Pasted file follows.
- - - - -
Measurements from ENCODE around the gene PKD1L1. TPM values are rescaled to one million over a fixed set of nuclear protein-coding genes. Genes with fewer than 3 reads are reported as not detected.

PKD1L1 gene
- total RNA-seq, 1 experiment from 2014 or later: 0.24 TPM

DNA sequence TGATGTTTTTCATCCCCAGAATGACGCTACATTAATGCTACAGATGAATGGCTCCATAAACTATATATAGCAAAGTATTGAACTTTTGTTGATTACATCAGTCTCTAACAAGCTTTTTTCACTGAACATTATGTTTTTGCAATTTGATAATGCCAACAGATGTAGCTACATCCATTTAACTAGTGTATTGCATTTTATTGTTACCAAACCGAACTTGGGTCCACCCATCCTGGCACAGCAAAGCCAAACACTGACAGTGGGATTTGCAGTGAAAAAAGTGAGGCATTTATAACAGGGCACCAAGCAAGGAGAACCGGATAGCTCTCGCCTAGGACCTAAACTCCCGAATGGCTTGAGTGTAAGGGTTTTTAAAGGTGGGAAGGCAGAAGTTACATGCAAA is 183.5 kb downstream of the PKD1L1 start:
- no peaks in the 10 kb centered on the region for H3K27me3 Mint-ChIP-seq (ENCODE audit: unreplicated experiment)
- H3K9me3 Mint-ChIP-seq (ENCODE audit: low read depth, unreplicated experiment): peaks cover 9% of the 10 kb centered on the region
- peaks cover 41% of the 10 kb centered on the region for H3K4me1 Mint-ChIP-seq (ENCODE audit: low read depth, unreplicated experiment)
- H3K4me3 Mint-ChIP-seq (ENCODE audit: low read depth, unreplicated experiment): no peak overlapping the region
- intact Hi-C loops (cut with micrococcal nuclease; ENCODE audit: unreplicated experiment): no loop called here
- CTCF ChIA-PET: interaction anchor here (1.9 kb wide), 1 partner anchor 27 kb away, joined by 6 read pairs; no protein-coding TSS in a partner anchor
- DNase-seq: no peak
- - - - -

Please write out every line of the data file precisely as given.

Measurements from ENCODE around the gene PKD1L1. TPM values are rescaled to one million over a fixed set of nuclear protein-coding genes. Genes with fewer than 3 reads are reported as not detected.

PKD1L1 gene
- total RNA-seq, 1 experiment from 2014 or later: 0.24 TPM

DNA sequence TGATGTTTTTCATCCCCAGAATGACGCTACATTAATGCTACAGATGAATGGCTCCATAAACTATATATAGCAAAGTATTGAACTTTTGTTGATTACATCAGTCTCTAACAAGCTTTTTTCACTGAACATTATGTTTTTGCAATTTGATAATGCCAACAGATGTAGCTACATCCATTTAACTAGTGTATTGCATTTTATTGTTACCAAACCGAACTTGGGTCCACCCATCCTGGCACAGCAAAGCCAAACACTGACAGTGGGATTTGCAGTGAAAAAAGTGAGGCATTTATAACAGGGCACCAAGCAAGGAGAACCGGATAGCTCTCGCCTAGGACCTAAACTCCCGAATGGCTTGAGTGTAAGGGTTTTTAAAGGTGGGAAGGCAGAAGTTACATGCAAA is 183.5 kb downstream of the PKD1L1 start:
- no peaks in the 10 kb centered on the region for H3K27me3 Mint-ChIP-seq (ENCODE audit: unreplicated experiment)
- H3K9me3 Mint-ChIP-seq (ENCODE audit: low read depth, unreplicated experiment): peaks cover 9% of the 10 kb centered on the region
- peaks cover 41% of the 10 kb centered on the region for H3K4me1 Mint-ChIP-seq (ENCODE audit: low read depth, unreplicated experiment)
- H3K4me3 Mint-ChIP-seq (ENCODE audit: low read depth, unreplicated experiment): no peak overlapping the region
- intact Hi-C loops (cut with micrococcal nuclease; ENCODE audit: unreplicated experiment): no loop called here
- CTCF ChIA-PET: interaction anchor here (1.9 kb wide), 1 partner anchor 27 kb away, joined by 6 read pairs; no protein-coding TSS in a partner anchor
- DNase-seq: no peak